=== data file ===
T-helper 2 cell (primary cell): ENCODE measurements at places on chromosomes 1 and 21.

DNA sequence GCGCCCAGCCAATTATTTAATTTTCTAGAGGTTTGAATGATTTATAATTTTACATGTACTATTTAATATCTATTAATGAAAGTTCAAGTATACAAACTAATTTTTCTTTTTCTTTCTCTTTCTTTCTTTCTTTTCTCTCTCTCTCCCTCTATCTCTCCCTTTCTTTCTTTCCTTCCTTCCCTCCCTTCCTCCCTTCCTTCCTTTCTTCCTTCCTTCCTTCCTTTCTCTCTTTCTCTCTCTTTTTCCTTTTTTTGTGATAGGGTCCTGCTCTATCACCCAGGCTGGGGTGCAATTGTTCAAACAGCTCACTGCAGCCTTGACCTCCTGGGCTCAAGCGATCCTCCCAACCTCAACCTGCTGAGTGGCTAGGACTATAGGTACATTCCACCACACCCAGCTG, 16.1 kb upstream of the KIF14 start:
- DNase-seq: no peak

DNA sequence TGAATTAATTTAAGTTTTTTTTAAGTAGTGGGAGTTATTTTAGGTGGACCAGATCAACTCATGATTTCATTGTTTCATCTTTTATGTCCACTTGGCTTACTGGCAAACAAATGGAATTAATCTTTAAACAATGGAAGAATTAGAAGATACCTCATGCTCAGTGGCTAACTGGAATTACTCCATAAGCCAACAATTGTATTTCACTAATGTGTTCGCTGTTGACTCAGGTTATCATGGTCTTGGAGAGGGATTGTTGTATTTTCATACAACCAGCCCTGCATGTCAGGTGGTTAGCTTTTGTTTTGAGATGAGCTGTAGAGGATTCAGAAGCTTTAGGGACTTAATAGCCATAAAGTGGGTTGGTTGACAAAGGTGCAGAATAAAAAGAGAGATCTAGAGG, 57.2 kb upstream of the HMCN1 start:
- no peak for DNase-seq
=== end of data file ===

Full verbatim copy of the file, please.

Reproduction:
T-helper 2 cell (primary cell): ENCODE measurements at places on chromosomes 1 and 21.

DNA sequence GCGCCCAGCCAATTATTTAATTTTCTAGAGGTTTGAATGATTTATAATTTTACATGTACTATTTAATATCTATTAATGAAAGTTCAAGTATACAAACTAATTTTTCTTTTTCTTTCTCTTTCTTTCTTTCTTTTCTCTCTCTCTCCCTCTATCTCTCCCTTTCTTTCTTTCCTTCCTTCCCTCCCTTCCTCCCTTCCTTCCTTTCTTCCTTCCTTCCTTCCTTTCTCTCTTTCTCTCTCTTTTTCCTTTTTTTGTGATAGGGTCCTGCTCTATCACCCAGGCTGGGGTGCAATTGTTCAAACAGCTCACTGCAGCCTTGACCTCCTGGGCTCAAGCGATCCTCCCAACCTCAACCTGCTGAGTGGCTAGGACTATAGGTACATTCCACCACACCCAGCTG, 16.1 kb upstream of the KIF14 start:
- DNase-seq: no peak

DNA sequence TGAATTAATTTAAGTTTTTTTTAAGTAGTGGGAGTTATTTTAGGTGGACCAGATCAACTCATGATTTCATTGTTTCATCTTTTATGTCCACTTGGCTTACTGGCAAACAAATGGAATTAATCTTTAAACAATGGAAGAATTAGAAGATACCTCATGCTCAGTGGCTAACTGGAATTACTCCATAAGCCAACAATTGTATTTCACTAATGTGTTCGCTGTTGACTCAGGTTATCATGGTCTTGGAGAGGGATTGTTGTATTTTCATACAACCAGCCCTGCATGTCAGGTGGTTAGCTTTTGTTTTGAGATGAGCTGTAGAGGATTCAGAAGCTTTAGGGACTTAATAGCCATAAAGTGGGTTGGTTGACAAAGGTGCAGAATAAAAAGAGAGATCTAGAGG, 57.2 kb upstream of the HMCN1 start:
- no peak for DNase-seq